make[2]: Leaving directory `/root/openscap/openscap'
make[1]: Leaving directory `/root/openscap/openscap'

So if the build was successful, we can optionally install the toolkit:

make install

In our case there are some builds between what the original CentOS 7 package provided and the newer compiled binary in /usr/local/bin:

[root@localhost openscap]# /bin/oscap -V | grep oscap
OpenSCAP command line tool (oscap) 1.0.3
[root@localhost openscap]# /usr/local/bin/oscap -V | grep oscap
OpenSCAP command line tool (oscap) 1.2.0

Happy auditing!



Yum plugins: Available plugins and built-in security support

Enhancing yum

Determine available plugins and built-in security support

To enhance the support in our auditing tool Lynis, we wanted to know if yum supports security related functions by using a plugin or having it as built-in functionality.


Yum, or Yellowdog Updater Modified, is a software management tool for Linux based systems. Usually it is used on systems running SuSE or Red Hat based (like RHEL, Fedora or CentOS). Plugins extend the functionality of yum, to improve its functionality.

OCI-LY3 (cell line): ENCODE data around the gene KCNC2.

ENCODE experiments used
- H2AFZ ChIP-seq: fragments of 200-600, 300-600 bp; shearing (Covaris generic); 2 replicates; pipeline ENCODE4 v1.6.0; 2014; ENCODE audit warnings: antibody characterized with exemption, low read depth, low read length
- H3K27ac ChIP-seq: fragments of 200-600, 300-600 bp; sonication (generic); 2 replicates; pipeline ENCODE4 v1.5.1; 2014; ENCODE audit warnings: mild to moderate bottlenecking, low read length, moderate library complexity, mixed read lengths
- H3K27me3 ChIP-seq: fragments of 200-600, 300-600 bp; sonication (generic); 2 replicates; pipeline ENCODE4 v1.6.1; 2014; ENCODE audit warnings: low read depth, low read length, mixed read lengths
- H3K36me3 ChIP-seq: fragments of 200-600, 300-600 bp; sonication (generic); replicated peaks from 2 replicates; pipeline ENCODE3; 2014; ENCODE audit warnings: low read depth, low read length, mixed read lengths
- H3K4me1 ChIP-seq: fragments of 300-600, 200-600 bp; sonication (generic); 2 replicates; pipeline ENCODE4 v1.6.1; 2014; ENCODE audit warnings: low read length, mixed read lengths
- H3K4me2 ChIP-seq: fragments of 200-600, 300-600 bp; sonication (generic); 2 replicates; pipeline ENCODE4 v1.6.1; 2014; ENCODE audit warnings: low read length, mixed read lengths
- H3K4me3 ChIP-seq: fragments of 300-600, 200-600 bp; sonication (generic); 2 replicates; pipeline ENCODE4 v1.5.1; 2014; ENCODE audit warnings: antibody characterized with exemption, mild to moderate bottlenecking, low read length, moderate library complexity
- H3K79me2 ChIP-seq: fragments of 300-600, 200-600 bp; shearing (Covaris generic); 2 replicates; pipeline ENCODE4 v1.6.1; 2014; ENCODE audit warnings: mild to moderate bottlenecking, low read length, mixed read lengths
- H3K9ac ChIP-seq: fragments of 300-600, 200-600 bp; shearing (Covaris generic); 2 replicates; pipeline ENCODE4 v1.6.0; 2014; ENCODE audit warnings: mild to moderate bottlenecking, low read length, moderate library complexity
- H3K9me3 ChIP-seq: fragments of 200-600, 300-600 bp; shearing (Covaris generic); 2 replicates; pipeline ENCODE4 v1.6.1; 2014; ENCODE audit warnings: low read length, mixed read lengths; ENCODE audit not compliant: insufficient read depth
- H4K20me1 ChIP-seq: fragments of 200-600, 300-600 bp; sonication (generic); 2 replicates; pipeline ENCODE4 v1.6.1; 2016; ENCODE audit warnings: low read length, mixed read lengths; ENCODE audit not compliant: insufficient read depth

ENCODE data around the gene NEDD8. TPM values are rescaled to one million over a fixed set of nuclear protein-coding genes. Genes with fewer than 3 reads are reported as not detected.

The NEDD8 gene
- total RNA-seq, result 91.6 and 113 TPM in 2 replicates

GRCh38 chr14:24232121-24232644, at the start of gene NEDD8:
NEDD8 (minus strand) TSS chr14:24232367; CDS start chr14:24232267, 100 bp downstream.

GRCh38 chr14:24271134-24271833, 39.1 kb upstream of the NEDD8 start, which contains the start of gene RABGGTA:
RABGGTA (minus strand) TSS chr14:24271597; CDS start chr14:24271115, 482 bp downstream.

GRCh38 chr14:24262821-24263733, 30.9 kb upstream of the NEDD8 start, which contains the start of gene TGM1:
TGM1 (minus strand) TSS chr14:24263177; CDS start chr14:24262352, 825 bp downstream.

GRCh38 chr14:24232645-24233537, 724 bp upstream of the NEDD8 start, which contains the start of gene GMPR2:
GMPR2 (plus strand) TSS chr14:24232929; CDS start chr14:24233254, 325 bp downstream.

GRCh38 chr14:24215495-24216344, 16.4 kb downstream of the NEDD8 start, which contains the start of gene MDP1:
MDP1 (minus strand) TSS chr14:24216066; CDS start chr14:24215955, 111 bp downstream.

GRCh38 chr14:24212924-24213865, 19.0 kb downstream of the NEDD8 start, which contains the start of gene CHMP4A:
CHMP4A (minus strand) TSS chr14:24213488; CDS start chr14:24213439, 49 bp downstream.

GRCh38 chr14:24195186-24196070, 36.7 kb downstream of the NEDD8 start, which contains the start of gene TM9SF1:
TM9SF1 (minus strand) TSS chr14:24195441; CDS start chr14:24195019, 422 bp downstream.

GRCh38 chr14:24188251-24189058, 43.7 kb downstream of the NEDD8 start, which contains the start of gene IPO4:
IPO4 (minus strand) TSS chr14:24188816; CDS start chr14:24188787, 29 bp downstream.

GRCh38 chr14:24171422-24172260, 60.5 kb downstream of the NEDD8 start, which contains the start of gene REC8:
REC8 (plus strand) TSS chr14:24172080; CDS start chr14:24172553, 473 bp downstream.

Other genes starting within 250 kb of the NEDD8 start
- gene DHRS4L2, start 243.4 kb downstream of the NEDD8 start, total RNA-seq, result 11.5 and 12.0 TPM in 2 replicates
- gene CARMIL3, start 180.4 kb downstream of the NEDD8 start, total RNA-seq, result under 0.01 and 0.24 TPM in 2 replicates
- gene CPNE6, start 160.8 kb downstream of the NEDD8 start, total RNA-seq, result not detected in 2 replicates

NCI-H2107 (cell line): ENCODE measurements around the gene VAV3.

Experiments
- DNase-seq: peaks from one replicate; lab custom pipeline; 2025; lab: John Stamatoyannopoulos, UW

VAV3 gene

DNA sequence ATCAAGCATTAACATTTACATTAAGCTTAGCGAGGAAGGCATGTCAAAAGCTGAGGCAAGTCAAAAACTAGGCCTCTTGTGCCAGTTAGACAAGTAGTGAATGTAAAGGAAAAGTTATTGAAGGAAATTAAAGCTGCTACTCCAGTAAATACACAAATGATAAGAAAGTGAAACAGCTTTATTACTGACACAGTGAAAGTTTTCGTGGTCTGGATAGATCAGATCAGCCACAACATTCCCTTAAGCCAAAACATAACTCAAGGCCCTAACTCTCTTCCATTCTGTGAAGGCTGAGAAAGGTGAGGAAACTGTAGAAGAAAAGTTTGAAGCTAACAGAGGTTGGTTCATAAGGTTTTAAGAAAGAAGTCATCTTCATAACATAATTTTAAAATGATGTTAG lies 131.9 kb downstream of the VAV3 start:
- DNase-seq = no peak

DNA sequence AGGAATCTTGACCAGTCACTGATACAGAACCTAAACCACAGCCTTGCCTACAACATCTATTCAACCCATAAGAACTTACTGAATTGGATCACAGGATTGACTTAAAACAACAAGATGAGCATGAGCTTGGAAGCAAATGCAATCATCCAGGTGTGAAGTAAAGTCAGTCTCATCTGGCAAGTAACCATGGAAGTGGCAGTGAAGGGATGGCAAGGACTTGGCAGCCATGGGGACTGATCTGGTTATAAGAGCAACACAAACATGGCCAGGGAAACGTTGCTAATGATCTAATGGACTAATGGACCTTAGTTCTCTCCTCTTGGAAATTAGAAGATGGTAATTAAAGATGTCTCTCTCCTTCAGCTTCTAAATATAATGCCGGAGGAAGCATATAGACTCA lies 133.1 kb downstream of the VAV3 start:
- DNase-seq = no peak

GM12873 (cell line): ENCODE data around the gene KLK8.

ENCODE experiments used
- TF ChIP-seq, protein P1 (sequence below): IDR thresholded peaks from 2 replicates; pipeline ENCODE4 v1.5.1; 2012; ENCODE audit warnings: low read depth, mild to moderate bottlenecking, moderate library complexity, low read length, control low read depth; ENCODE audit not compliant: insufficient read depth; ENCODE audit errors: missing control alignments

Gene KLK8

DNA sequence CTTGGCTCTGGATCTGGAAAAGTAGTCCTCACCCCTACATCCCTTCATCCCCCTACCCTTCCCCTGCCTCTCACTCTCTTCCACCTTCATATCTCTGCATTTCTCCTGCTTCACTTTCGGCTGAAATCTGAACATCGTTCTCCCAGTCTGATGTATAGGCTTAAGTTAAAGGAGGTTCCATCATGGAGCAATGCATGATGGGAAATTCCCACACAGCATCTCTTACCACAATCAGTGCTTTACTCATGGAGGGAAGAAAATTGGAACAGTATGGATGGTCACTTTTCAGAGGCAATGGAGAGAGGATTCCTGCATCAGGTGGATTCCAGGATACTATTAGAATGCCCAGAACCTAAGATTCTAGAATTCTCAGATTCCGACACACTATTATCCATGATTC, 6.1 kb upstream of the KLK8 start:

One plugin may select the fastest software mirror, so you don’t have to benchmark them manually. Another great plugin helps with security and shows what security related updates are available. Nowadays, this functionality is built-in, as the demand for this functionality is huge.

In our case we want to audit the yum tool set and determine if we have the plugin available, or dealing with the built-in functions. Let’s start with the plugins..

Yum plugins

We can query the repository for packages which put files in the /usr/lib/yum-plugins directory. We have two options for that, using yum provides, or the repoquery utility.

yum provides "/usr/lib/yum-plugins/*"
 Loaded plugins: fastestmirror
 Loading mirror speeds from cached hostfile
 * base:
 * extras:
 * updates:
 PackageKit-yum-plugin-0.8.9-11.el7.centos.x86_64 : Tell PackageKit to check for updates when yum exits